You gotta see what Dom Landolphi is doing
Don Landolphi is facing his biggest challenge as a coach.
At the youthful age of, gulp, 80.
“I’m teaching and coaching baseball to the blind,” he told the Eagle.
And if he has the same success as he had while coaching at Brooklyn College, well – we’ll see.
Maybe, we’ll all see.
Baseball has been part of Don Landolphi’s life for over 50 years as a player and coach, both nationally and internationally.
“It was almost an accident, my getting involved with baseball,” he said. “While attending Brooklyn’s St. Michael’s Diocesan High School, a friend asked me if I’d be trying out for the team.
“I said, ‘what team?’”
Landolphi quickly found his calling – it was baseball.
He made that St. Michael’s team as a freshman and never looked back. He played three years and captained as a senior.
As for St. Mike’s, it was located at Fourth Avenue and 43rd Steet – it was replaced in 1957 by Xaverian High School.
“I remember it well,” said Landolphi. “We were on the top two floors of an elementary school. We only had about 400 students.”
Brooklyn College was the next stop for the kid who lived at Avenue U and West 7th Street, right above the Sea Beach subway line.
“We were two stops from Coney Island,” he remembered.
He captained the Kingsmen of Brooklyn College as a senior, and after graduation he made Brooklyn College his home.
From 1964 through 1975 he coached baseball at the college. Then, he took a six-month sabbatical in 1975.
He turned that baseball program around with seven consecutive winning seasons.
Did we mention he also was a member of the Physical Education and Exercise Science Department and was a full professor as well as Assistant Athletic Director?
He also found time to coach the jayvee basketball team for three seasons.
In fact, he is the only winning coach in two sports at Brooklyn College.
His record? “We don’t have any archived statistics from baseball,” was the response after an e-mail request.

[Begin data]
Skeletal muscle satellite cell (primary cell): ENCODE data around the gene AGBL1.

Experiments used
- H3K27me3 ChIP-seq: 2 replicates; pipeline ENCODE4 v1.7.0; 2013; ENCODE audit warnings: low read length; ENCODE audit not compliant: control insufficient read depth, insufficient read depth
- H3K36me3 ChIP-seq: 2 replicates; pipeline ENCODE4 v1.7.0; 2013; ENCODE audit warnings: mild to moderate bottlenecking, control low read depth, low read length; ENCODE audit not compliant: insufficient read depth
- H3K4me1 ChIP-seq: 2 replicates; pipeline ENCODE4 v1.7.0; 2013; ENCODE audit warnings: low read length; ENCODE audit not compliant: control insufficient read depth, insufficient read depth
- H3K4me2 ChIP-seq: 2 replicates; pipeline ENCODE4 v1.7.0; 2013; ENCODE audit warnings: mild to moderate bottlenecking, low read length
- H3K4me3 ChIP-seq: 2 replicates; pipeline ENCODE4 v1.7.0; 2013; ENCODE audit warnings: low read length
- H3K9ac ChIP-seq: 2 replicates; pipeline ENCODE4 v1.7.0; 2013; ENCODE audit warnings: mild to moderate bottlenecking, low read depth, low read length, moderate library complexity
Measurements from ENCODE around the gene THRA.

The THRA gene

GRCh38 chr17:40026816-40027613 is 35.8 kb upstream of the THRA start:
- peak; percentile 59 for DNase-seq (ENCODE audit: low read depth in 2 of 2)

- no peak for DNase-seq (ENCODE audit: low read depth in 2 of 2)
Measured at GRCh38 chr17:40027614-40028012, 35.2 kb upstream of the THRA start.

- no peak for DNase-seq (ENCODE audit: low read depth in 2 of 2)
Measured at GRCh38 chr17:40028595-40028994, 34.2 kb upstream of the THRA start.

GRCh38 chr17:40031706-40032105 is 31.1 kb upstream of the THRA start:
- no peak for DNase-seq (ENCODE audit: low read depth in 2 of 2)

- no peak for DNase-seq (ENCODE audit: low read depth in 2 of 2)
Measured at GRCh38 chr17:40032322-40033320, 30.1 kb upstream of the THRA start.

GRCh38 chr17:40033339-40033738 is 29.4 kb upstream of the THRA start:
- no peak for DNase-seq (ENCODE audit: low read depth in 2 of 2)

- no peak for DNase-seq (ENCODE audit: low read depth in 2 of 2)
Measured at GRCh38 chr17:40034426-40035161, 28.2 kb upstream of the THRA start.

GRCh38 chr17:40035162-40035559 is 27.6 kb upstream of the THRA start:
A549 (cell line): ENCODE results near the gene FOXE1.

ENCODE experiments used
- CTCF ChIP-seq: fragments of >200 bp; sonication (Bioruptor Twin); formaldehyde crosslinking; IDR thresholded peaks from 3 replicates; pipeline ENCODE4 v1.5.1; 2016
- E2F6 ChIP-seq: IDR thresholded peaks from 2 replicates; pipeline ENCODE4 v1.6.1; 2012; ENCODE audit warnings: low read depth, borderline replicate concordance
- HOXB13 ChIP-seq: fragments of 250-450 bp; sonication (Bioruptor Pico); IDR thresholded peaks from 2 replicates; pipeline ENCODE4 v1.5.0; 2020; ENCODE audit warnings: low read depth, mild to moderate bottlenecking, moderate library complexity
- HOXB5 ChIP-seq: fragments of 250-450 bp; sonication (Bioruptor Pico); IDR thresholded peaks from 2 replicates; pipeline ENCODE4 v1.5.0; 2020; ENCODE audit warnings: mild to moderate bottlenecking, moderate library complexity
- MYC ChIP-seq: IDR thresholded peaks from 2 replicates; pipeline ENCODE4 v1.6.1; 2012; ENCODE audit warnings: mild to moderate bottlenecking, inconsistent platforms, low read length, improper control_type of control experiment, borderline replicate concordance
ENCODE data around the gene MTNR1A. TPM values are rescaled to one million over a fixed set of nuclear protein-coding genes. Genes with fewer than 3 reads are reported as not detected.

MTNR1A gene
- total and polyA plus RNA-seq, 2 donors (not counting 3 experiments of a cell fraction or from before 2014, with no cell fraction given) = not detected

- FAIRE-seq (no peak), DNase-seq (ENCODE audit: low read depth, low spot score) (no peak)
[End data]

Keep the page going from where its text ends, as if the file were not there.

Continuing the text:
He took his winning touch to the United States Merchant Marine Academy where he coached in 1979; and later served as assistant to Joe Russo, the baseball coach at St. John’s University – and retired in 1995.
Or did he?
It was in 1973 that Don Landolphi achieved international fame.
“I was one of 10 American coaches asked to coach the Italian National Team,” he said.
And since that “retirement.” he’s coached baseball in Italy and has been an ambassador for USA Baseball as well as Major League Baseball International. He has conducted clinics in Japan, Argentina, Brazil and Mexico.
In 2006, while coaching in Florence, Italy he noticed some youngsters walking on the field, and remembered asking, “Who’s on my field?”
It was a group of blind youngsters playing the game of baseball. “That’s when it hit me,” he said, “we’ve got to get this kind of program started here in the states.”
Fast forward 13 years later, with the Mole Cup.
The Mole Cup—baseball for the blind – was invented by Franz Fisher, a former coach from the Bavarian Bats in Germany in 2010. It is an international invitational tournament open to any European or Worldwide team.
Don Landolphi coached in the 9th edition of the Mole Cup – 2019 played in Rome.
“We played against England, Germany, France, and Cuba,” he said. His team from Italy beat Cuba for the championship.
The games are five innings long, or an hour and a half, Landolphi explained. Each team is made up of five blind players, one sighted player and one sighted defensive assistant.
“The ball,” he said, “has chimes.”
The sighted defensive player and sighted assistant also serve as base coaches at second and third base when the team comes to bat.
“The batter puts the ball in play by tossing it up in the air,” Landolphi said, “and hitting it.”
In order for the batted ball to be ruled fair, or in-play, it must go beyond the string which starts at the left corner of the defensive second base and extends to the third base foul line behind third base.
“Our shortstop had an amazing 15 put-outs and 14 assists,” Landolphi said.
Don Landolphi is co-author of two baseball books, “Championship Baseball-Techniques Fundamentals and Drills” and “The Fundamentals of Coaching and Playing Baseball.”
In 1990 he was inducted in the Brooklyn College Hall of Fame and is also a member of the American Baseball Coaches Hall.
Anyone could see Don Landolphi’s career had a Hall of Fame stamp.
Today, Don Landolphi is helping the blind see that, too.
Andy Furman is a Fox Sports national talk show host. Previously, he was a scholastic sports columnist for the Brooklyn Eagle. He may be reached at: [email protected] Twitter: @AndyFurmanFSR
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